The climbing hydrangea typically does not require fertilizer within the first years of its life, nor to encourage flower blossoming. If a plant seems to be performing poorly, simply incorporate some compost into the soil to increase nutrients.
This flowering vine is a rather rambunctious climber, and pruning is required in order to keep a plant tidy and manicured. They can be rather sensitive to over pruning, so don’t go overboard when first starting.
You can deadhead hydrangea flowers that are on their way out to keep a neat appearance, or snip away stalks that are exhibiting unruly growth. Otherwise, prune away branches that are growing awkwardly, or appear is being sickly.
Though they are moderately low maintenance, there are some things to keep in mind to keep your climbing hydrangea happy and healthy.
Though they are tolerant to both drought and flooding, this is only a periodic tolerance. They are rather intolerant to full sun conditions, and they are intolerant to low nutrient soil as well. But at the end of the day, these are all easy things to maintain!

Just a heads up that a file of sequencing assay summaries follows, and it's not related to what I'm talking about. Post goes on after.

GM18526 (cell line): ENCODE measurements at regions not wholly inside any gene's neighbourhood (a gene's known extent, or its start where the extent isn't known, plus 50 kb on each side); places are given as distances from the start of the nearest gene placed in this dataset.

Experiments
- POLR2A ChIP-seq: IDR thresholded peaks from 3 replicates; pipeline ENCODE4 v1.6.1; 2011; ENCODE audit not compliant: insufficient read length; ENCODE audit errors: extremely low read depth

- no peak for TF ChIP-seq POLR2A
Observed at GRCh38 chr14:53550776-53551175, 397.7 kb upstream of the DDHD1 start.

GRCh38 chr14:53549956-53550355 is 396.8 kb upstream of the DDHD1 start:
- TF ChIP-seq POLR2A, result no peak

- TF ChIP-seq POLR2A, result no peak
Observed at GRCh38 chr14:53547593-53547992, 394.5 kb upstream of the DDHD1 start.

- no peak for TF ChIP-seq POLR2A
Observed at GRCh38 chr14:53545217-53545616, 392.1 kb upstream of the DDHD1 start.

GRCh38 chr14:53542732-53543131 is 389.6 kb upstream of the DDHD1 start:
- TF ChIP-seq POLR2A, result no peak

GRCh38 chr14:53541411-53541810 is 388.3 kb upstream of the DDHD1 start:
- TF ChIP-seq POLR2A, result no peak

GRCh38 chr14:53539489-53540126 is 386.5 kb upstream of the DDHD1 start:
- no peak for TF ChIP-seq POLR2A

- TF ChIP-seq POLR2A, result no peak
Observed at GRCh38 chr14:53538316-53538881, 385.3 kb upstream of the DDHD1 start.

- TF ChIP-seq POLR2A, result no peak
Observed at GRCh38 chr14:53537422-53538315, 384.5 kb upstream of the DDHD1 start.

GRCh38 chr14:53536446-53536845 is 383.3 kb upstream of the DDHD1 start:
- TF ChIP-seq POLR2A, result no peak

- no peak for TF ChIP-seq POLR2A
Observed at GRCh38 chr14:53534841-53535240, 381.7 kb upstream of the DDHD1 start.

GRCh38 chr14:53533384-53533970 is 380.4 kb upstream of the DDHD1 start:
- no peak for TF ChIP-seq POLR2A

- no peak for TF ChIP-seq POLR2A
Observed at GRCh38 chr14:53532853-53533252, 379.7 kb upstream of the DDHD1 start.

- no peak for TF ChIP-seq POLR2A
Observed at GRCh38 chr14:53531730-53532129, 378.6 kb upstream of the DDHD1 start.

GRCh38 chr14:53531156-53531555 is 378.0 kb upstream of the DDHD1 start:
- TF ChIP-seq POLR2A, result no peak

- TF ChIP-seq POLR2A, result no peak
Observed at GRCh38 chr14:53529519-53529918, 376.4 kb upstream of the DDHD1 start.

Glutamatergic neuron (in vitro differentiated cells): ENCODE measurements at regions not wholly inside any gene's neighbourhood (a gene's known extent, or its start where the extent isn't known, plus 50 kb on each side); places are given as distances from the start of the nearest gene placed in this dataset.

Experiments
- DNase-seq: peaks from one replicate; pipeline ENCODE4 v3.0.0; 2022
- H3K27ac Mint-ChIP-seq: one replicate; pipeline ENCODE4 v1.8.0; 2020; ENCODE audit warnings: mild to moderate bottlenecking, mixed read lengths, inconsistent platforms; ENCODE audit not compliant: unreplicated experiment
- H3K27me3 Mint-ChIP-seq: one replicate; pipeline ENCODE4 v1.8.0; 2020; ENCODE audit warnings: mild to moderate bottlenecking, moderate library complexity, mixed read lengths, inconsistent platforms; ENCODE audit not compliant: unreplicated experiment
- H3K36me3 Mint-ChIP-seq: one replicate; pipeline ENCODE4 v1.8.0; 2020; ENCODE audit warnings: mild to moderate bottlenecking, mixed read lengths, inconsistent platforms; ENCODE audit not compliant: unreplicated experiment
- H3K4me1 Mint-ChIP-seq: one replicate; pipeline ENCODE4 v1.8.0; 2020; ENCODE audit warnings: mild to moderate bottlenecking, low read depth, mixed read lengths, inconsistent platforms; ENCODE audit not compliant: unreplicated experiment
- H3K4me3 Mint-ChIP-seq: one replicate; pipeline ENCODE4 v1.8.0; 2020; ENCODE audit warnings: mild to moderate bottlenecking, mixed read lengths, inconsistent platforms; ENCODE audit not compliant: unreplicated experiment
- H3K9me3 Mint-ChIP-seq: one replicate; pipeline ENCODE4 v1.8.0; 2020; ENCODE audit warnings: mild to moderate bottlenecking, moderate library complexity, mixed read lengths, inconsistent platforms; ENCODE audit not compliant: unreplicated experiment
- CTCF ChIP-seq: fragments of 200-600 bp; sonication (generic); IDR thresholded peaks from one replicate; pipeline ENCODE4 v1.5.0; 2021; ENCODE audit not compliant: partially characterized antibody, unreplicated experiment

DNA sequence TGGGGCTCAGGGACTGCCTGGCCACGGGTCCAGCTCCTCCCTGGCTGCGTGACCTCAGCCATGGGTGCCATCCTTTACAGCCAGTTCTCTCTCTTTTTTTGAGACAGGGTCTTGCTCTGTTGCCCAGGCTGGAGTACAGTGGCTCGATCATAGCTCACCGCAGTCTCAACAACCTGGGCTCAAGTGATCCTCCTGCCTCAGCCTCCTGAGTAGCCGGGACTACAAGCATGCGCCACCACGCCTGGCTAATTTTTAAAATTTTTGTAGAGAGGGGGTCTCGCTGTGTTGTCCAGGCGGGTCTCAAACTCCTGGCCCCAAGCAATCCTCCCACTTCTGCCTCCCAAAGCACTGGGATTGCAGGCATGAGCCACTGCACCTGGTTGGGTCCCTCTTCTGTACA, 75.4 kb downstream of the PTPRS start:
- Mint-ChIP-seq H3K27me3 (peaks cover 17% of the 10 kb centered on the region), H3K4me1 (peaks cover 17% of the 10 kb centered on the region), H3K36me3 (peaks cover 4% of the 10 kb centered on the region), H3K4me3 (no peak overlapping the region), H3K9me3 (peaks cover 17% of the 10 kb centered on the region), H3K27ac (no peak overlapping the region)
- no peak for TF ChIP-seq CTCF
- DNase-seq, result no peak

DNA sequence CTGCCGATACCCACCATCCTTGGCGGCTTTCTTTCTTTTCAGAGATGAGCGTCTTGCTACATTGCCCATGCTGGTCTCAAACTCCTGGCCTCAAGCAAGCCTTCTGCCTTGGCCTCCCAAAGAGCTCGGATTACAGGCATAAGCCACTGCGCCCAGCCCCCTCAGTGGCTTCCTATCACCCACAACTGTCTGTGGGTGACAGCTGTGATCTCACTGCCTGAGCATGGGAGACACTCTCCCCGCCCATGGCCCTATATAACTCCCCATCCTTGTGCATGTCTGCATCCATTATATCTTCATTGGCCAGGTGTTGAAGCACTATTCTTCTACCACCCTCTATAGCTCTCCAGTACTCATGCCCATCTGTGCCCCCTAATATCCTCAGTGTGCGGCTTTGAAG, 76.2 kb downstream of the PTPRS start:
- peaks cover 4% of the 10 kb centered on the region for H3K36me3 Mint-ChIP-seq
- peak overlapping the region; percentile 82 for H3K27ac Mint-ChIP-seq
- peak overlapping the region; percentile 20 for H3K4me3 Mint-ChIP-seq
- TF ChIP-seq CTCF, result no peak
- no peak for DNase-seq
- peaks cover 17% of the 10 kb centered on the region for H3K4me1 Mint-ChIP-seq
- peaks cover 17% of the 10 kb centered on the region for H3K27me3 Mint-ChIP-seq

How are Climbing Hydrangeas Used?
Climbing hydrangeas are a go-to choice for gardeners who are looking for a rigorous climbing vine. They’re excellent because in warm climates they bear evergreen leaves, which will keep a landscape bright all year (and lets not forget about the beautiful white flower clusters)!
Though they can grow as a ground cover shrub, they will only bloom as a climbing plant, and tend to exhibit the most attractive growth habits as climbers as well.
Planting climbing hydrangea vine next to a building, fence, trellis, arbor, large tree (though they can damage tree bark), or other structure will help the plant attach its aerial roots, where you can then leave it to climb to its hearts content.